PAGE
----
Ahead of COP26, the WorldGBC has expanded the Net Zero Carbon Buildings Commitment with new requirements for property and construction firms to reduce carbon emissions.
Requirements for the Net Zero Carbon Buildings Commitment, instilled from 2023, include only constructing highly efficient buildings powered by renewables, with maximum reductions in emissions where possible.
WorldGBC’s Whole Life Carbon Vision drives total decarbonisation by 2050 with a reduction-first approach with best practice principles prioritising the reduction of energy consumption and the use of renewable energy.
In addition to the Commitment update, WorldGBC has published guidance for how the building sector should compensate for its total carbon impacts, with Advancing Net Zero Whole Life Carbon: Offsetting Residual Emissions from the Building and Construction Sector.
The guidance document promotes best practice carbon offsetting to drive positive systemic change in the built environment by prioritising emissions reduction, compensating for residual emissions, and investing in offsets that store carbon and provide tangible benefits.
Constructed buildings produce 40% of global carbon emissions, and the materials and construction processes account for 10% of these emissions.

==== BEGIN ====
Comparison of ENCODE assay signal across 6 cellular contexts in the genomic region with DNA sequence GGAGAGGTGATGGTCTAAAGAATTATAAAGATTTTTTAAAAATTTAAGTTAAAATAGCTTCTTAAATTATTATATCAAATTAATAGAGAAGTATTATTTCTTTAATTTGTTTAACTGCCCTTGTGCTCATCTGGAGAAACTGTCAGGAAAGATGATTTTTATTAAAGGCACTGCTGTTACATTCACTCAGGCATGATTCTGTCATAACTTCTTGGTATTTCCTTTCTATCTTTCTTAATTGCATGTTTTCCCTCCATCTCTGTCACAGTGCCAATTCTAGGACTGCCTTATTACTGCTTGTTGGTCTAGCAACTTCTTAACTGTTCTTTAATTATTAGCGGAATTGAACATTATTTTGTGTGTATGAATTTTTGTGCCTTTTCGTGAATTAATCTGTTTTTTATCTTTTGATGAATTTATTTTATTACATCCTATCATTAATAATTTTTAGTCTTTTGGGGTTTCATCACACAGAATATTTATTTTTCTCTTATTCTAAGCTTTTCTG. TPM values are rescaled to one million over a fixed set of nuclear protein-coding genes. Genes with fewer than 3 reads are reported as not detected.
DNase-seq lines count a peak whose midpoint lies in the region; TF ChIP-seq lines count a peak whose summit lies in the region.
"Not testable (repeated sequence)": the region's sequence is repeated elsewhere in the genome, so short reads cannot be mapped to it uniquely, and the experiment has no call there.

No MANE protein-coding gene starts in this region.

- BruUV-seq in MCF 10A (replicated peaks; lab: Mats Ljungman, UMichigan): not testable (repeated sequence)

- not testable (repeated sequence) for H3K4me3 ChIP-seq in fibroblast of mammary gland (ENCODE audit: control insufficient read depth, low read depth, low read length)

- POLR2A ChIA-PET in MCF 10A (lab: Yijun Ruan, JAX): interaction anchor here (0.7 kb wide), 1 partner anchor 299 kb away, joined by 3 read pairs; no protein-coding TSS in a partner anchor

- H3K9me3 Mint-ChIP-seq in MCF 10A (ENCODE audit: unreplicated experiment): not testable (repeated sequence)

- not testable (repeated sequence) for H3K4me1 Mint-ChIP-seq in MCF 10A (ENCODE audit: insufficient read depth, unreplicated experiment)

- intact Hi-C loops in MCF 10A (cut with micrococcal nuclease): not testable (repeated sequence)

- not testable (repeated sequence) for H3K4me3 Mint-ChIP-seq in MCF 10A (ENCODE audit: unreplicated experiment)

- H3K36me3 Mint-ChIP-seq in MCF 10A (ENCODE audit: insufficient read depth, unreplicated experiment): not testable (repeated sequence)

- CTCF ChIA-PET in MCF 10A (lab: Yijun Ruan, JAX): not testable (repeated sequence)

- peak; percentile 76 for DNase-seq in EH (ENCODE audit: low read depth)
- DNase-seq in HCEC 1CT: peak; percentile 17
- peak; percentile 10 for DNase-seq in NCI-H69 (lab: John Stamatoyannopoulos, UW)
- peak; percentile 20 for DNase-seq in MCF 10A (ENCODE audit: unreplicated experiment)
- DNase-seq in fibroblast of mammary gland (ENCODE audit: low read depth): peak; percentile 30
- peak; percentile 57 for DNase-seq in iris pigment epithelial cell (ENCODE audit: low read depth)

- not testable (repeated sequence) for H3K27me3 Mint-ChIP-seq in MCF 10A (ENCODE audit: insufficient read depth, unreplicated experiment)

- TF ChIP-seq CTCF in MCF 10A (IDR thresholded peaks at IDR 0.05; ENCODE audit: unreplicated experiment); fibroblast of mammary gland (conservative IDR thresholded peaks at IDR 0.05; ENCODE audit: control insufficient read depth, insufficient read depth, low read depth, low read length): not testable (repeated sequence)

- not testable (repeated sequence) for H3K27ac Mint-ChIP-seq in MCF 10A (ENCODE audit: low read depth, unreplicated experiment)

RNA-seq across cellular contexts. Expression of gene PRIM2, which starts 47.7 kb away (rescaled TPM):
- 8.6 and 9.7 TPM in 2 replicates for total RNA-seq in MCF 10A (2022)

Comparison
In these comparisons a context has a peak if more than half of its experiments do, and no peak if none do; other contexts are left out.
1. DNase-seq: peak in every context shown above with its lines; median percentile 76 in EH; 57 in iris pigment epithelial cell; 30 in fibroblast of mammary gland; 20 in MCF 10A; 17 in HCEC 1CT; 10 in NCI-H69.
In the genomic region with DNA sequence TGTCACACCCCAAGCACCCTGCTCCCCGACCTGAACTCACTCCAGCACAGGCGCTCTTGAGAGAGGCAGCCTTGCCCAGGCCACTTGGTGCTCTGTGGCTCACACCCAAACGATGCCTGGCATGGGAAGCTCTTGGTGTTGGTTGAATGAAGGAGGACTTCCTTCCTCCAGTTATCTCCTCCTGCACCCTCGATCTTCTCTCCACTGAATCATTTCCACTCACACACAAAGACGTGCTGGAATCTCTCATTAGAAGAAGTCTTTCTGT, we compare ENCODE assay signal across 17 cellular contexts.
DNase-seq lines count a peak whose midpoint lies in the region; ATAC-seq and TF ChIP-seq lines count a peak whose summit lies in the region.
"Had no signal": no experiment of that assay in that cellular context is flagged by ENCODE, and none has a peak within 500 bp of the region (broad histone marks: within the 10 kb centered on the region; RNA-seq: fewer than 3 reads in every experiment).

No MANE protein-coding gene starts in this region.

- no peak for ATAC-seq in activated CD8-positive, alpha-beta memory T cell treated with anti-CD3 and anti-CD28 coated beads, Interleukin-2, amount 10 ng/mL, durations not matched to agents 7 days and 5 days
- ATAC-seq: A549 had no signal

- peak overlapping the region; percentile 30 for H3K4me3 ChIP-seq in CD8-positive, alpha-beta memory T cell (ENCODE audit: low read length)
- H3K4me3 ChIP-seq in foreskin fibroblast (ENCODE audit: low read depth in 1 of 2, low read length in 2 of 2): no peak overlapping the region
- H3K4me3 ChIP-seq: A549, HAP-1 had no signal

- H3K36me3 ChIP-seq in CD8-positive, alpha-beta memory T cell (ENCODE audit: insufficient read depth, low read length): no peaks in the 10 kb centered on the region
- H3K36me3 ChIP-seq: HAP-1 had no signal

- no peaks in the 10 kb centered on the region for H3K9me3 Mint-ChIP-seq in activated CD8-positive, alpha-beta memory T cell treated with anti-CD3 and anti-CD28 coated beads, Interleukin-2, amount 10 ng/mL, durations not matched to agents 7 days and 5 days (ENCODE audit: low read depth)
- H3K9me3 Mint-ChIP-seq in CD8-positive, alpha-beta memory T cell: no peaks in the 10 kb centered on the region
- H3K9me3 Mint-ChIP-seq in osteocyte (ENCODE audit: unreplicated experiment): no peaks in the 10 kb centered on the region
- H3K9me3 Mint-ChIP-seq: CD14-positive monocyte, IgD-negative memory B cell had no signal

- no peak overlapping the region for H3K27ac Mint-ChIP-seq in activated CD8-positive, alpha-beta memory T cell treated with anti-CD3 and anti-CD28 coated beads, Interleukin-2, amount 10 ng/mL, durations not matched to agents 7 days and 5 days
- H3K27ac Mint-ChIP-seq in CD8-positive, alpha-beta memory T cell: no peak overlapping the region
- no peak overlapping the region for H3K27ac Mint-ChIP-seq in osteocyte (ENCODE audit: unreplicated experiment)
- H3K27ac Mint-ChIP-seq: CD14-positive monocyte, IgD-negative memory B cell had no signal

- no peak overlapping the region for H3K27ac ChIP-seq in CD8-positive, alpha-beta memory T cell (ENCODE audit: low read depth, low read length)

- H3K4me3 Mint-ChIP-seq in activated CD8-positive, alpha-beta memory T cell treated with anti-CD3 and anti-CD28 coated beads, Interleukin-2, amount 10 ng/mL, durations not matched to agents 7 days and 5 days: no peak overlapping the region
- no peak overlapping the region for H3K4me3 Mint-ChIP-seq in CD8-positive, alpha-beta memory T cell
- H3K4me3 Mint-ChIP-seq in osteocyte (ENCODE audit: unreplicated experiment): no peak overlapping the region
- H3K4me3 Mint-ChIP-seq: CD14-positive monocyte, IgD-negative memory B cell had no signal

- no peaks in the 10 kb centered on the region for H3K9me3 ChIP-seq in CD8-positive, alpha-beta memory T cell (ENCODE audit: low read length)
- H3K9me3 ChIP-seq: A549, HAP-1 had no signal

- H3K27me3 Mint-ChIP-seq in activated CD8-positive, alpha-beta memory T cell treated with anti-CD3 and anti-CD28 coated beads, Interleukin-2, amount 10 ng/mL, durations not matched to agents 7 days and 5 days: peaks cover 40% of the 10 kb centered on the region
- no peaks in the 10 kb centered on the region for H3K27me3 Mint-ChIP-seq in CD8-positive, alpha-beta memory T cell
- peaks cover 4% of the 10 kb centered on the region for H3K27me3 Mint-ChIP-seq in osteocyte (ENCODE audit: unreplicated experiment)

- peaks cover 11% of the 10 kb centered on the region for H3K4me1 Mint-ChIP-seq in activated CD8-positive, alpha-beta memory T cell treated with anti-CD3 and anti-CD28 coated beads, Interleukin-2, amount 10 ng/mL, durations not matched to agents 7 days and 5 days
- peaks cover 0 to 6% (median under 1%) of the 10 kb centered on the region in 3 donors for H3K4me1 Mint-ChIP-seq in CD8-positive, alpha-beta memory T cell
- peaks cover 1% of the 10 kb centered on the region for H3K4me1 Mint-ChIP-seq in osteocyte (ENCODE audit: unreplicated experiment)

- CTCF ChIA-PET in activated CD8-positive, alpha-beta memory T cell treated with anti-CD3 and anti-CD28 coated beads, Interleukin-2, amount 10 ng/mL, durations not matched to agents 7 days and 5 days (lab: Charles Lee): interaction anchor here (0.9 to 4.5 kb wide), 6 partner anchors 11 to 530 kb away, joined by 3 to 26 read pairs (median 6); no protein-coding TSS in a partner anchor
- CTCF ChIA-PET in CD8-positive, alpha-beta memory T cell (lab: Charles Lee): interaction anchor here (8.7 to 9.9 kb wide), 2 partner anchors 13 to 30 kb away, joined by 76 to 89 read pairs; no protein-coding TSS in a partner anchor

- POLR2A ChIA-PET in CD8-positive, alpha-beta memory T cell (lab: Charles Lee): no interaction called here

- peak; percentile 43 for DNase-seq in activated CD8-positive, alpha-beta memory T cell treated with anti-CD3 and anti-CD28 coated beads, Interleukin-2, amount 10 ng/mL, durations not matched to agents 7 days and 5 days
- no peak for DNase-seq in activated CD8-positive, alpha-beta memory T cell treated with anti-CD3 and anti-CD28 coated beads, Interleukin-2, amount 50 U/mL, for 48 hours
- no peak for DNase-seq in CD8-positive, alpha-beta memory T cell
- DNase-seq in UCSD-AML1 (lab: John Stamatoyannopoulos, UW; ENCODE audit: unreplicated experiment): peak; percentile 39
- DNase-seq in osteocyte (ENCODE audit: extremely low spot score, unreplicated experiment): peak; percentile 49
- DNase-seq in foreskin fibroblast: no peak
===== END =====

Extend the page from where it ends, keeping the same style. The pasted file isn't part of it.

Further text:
With improved energy efficiency and renewable energy, the carbon emissions from the energy used to heat, cool, light and power buildings will be reduced.
In order to achieve the Paris Agreement, The #BuildingToCOP26 Coalition has called for building emissions to be halved by 2030 and to reach net zero emissions for all buildings by 2050.
Cristina Gamboa, CEO of the World Green Building Council, said: “The update to the WorldGBC’s Net Zero Carbon Buildings Commitment elevates the ambition for the building and construction sector to go further and faster to decarbonise.”
“It sets a target for compensating for emissions associated with buildings and construction, and the tangible social and environmental co-benefits of this approach creates a powerful catalyst towards achieving the Paris Agreement goals and the Sustainable Development Goals.”
Nigel Topping, COP26 High Level Climate Action Champion, said: “With the buildings sector accounting for 40% of global emissions and 50% of resource consumption, the need for urgent action is critical.”